After thieves have broken in, you may still have some tack to use -- the old, the worn, the damaged. Tack thieves take only the best, leaving the rest behind. Only the good stuff sells quickly.
There are two types of tack thieves. Each works differently. The local thief steals one or two saddles, usually in the daytime when he knows people aren't home. Usually only one stable is hit at a time.
The interstate thieves almost always strike at night and take all of the good saddles and bridles. If four or more saddles are taken, or several barns are hit in one night, it's probably the work of an interstate ring. They generally steal from barns that are within a five-minute drive of an interstate or major highway. No one knows how these thieves decide which stable to hit, so everyone is vulnerable.
Both the local thief and the interstate ring know your barn and your routine. They know how many good saddles you have and the best times to steal. Most likely they have scouted your stable, perhaps coming onto your property to ask about boarding or about horses for sale.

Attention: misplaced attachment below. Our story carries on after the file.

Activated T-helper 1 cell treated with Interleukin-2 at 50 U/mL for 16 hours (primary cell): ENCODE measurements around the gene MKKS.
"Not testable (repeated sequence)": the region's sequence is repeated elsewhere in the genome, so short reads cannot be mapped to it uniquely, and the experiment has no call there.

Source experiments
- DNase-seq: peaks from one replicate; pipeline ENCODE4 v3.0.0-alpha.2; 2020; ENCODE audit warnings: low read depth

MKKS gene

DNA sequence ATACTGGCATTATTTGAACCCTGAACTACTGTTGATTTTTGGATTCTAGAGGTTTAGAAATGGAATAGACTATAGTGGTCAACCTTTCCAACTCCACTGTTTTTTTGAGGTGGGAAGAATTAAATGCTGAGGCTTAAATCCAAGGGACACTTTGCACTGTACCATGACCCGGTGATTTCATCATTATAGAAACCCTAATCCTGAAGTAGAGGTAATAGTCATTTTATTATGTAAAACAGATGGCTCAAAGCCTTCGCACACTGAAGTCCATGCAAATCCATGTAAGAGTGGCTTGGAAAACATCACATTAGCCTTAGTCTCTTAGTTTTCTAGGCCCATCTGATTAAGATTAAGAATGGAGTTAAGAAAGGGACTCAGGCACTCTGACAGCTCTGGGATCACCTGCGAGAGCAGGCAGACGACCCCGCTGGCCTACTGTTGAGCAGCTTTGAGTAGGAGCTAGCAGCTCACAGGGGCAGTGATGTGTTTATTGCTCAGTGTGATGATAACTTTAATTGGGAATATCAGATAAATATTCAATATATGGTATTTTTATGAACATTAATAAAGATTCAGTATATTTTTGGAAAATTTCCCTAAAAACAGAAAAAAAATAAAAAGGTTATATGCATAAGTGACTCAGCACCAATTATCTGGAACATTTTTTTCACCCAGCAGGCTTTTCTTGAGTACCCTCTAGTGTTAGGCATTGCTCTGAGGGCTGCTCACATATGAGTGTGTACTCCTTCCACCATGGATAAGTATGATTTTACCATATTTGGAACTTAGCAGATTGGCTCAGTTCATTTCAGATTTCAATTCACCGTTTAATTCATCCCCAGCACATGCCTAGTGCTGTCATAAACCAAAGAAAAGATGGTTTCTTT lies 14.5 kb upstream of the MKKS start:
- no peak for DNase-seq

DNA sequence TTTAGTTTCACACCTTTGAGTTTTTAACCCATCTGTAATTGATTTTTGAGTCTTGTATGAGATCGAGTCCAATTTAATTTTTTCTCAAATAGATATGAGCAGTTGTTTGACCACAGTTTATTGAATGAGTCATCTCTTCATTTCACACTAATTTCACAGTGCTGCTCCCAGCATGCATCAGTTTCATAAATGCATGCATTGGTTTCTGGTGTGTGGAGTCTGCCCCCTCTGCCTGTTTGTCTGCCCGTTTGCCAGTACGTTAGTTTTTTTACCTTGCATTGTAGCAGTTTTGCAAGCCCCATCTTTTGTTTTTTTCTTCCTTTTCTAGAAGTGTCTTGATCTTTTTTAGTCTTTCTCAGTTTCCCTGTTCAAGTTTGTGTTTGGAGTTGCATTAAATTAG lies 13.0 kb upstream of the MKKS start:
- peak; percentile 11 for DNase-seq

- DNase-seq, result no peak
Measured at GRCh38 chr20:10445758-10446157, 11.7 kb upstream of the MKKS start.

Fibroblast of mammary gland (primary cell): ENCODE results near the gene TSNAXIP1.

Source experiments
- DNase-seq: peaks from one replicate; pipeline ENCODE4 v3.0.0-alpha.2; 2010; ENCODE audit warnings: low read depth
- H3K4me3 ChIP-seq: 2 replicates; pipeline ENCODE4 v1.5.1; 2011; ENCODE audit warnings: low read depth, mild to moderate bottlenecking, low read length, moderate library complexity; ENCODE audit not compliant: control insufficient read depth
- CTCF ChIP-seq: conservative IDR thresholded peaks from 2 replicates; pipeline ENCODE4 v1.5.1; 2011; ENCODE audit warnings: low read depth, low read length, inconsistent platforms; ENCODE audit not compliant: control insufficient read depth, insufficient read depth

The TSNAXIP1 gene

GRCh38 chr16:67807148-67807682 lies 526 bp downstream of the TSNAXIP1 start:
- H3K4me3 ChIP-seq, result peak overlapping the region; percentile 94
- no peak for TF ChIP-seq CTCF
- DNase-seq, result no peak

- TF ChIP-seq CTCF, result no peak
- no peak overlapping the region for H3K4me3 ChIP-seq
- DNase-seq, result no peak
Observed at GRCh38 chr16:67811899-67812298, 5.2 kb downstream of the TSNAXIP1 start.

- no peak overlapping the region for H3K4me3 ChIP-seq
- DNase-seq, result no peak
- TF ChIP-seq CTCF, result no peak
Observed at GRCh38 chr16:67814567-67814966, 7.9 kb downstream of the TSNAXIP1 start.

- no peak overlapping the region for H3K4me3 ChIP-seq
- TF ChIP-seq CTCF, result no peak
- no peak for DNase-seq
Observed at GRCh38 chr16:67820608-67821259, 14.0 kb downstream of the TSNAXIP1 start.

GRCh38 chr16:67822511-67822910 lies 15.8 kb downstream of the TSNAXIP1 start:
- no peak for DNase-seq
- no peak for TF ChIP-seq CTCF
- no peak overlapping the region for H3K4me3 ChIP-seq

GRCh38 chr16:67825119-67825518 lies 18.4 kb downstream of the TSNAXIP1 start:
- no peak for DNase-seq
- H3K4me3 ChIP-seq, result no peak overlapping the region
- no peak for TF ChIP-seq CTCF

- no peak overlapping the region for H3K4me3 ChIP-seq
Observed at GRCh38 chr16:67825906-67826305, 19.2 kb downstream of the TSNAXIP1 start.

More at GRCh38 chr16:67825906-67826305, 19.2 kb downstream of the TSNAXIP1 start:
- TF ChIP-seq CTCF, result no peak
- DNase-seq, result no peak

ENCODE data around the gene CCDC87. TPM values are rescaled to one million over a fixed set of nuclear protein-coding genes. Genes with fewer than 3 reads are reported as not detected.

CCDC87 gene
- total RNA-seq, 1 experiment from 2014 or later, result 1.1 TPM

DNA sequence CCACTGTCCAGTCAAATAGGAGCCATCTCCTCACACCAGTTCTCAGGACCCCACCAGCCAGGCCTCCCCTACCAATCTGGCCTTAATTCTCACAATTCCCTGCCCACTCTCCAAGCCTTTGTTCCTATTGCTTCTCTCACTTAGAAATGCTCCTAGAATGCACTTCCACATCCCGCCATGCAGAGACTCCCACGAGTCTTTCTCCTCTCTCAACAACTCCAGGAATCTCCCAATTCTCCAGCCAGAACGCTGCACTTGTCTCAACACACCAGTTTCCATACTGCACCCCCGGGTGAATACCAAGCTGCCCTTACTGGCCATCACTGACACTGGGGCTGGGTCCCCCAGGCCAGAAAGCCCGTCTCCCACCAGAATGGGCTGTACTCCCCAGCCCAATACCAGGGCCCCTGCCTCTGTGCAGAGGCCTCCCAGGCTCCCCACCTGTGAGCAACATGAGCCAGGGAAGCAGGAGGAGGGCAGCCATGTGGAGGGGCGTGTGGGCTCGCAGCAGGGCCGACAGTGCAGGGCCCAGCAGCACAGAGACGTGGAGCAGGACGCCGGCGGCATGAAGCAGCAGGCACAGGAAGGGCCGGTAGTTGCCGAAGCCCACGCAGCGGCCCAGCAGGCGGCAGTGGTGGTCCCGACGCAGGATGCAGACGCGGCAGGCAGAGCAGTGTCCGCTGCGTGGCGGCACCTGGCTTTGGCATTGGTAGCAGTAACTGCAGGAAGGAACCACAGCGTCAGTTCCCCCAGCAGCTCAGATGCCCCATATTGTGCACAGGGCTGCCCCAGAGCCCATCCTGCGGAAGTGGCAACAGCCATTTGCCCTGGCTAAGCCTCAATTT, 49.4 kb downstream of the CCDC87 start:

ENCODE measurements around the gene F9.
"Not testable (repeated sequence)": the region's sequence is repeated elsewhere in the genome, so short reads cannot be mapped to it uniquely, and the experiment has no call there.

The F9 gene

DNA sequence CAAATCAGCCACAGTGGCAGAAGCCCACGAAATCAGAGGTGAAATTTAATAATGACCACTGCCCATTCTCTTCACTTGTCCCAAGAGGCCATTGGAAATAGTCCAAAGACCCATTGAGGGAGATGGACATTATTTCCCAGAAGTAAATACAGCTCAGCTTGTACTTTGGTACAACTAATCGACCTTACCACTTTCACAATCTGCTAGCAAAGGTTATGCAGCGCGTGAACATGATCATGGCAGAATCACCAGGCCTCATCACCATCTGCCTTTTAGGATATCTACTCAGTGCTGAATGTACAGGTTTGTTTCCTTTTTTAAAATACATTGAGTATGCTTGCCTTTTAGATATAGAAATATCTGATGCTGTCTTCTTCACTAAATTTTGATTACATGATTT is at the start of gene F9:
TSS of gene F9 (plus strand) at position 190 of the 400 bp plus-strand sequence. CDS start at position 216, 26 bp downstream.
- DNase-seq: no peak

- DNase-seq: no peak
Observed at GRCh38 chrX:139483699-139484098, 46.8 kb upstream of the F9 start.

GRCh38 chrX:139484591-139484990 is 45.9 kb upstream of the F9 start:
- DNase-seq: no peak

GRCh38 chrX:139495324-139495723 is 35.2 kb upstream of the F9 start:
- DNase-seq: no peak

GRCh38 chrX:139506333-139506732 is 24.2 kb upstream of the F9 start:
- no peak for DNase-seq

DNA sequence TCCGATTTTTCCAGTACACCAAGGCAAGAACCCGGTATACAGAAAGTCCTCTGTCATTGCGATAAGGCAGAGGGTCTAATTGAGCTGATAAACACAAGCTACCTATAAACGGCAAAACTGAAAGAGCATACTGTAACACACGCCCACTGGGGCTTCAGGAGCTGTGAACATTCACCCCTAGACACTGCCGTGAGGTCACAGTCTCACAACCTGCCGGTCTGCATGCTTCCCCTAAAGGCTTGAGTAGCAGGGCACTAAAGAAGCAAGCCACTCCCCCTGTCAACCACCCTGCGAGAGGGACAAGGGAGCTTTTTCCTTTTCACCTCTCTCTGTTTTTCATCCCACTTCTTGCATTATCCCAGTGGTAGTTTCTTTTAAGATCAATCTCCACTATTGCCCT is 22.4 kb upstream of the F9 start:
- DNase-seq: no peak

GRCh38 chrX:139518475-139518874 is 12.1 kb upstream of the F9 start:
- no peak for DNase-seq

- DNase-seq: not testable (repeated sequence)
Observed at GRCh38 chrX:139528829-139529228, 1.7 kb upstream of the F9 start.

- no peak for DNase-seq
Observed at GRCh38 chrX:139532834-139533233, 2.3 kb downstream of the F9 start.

There are ways to protect your tack. A strong padlock on the tack room door can foil the local thief. So can the sound of a dog, donkey, goose or other territorial animal, especially if you respond to it. Many thieves have walked away with saddles because no one came to see what the dog was barking about.
If a car drives up, find out who they are and what they want. If the purpose for the visit doesn't match their questions (such as saying they're interested in buying a horse, but then asking about your business hours and number of employees), be alerted. Copy down their tag number if you're suspicious.
Burglar alarms work. There is plenty of evidence that a simple, properly installed alarm covering the tack room scares thieves. The most effective alarms turn on lights and start a horn or siren. Some alarms will even call the police.
If you have tack stolen, knowing whether it's a local thief or interstate ring can help you look for your saddle. Local thieves sell locally. Watch for used saddle and tack ads in newspapers and on bulletin boards in your county and adjacent counties. If it sounds like yours, check it out. Place notices, and tell all your friends about your loss. Report the theft to your sheriff or police, and provide as many details as possible.
Mark your tack so you can prove it's yours. You may have to stand before a judge who knows nothing about horses, and who will need to know that you, not the thief, are the rightful owner. It may take months to find your saddle.
Chances of recovery are slim for tack stolen by an interstate ring. These rings take saddles and tack across state lines and sell back into the retail trade.
Reid Folsom is a security consultant specializing in farms and ranches. If you have information that could help his study of tack thieves, call (800) 326-2524.